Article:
The spring of 2015 is set to burst into wonderful life as the Scottish National Jazz Orchestra and their very special guest Kurt Elling celebrate the birth centenary of a truly household name in popular music, Frank Sinatra.
Sinatra has been called many things, from “the voice of the century” to “an act you can’t follow.”
That has not stopped imitators and emulators from trying, and for the most part failing.
It takes a great voice to sing remotely like Sinatra, but it takes a great jazz voice to know Sinatra. Kurt Elling, perhaps the foremost jazz vocalist of his generation, is that voice.
And you can hear it in the north east at two concerts - at the Caird Hall, Dundee on Thursday, May 21 at 7.30 p.m. and the Music Hall, Aberdeen on Friday, May 22 at 7.30 p.m.
Kurt Elling is a Grammy Award winner, a major force in vocal jazz and an international star.
More than that, he is a warm communicator who uses his four-octave skills to ensure that a lyric is more than a mere companion to melody.
In his care, words are expressed as notes, and notes are expressed as words. And every word counts.
Sinatra once explained: “I take a sheet with just the lyrics. No music. At that point I’m looking at a poem.
“I’m trying to understand the point of view of the person behind the words. I want to understand that person’s emotions.”
Kurt Elling shares this sentiment and this is how and why he really knows Sinatra.
This potent combination of strong intellect married to powerhouse, big band jazz makes for a heady mix. Frank Sinatra and dynamic, sophisticated jazz served each other well in the course of his long, era-defining career. Together they provided the soundtrack for a century; a complete musical experience that remains as passionate, seductive and persuasive as it did when “The Voice” was at the peak of his powers.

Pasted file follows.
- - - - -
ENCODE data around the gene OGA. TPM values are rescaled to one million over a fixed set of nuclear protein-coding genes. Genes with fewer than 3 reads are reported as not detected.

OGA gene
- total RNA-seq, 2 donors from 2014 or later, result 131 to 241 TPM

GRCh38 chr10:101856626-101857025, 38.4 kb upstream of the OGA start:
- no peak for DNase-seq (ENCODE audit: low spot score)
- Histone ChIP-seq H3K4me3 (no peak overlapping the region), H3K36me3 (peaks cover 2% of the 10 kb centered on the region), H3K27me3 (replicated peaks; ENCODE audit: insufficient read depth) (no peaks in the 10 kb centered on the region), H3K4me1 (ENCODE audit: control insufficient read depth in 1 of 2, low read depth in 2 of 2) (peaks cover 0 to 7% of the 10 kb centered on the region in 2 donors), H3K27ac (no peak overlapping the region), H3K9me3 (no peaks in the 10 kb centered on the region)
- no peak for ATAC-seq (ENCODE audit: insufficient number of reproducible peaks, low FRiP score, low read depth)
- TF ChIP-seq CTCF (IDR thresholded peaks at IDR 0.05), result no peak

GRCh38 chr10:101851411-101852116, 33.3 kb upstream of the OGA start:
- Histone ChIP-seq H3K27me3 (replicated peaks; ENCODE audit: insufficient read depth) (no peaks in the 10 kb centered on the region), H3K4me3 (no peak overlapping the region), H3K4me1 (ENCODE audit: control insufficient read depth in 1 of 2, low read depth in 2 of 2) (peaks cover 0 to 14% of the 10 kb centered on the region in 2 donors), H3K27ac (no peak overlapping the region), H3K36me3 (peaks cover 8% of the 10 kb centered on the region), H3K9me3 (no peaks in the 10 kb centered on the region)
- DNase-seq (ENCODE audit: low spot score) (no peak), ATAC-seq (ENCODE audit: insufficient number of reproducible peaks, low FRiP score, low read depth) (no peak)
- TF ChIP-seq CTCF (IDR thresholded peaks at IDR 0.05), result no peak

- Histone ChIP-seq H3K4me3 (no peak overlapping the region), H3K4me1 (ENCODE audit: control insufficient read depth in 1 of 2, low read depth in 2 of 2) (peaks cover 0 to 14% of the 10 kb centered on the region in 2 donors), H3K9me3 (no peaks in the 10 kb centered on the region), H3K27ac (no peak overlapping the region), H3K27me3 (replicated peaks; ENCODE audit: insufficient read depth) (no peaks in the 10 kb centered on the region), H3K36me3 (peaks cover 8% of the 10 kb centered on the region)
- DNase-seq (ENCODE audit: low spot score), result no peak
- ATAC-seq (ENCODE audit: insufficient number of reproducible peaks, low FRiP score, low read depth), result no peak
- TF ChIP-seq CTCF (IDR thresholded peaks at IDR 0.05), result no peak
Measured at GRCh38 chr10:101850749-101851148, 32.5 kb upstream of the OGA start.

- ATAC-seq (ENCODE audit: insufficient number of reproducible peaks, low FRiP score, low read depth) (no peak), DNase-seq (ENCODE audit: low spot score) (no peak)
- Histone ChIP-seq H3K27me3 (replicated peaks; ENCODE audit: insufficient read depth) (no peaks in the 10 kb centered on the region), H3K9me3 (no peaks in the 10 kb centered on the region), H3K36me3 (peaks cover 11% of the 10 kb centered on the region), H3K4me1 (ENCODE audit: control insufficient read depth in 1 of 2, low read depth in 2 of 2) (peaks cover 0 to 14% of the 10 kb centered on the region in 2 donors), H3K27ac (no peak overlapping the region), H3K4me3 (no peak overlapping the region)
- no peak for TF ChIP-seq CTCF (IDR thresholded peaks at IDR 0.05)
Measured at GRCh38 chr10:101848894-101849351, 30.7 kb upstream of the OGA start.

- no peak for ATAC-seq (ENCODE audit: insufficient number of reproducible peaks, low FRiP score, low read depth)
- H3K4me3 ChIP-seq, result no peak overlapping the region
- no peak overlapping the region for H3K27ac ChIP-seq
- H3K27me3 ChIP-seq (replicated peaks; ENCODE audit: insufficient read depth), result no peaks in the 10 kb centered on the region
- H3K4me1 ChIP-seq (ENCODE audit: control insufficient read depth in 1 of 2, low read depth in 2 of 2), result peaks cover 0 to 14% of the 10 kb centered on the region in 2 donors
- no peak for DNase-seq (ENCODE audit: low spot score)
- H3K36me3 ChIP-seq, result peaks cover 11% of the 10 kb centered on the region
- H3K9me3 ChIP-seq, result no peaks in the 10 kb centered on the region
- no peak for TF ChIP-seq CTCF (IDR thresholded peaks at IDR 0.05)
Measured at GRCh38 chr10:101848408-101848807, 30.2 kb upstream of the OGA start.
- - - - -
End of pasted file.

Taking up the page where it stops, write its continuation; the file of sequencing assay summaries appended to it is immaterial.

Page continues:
Sinatra’s songbook is full of the most striking musical imagery ever created by revered arrangers like Quincy Jones, Billy May, Neil Hefti and Nelson Riddle. Moreover, titles like ‘Come Fly With Me’, ‘I’ve Got You Under My Skin’, ‘My Kind Of Town’, ‘You Make Me Feel So Young’ and ‘The Lady Is A Tramp’ literally book-marked life events for a generation.
Kurt Elling and the SNJO add to its pages with flair, bravura and invention, but they’ve also been inspired by a quintessential chapter in Sinatra’s story. ‘Sinatra at the Sands’ was the extraordinary live album that Sinatra made with the Count Basie Orchestra led by Quincy Jones, and it stands today as a high point in the singer’s amazing career. Nevertheless, Sinatra always strived for more.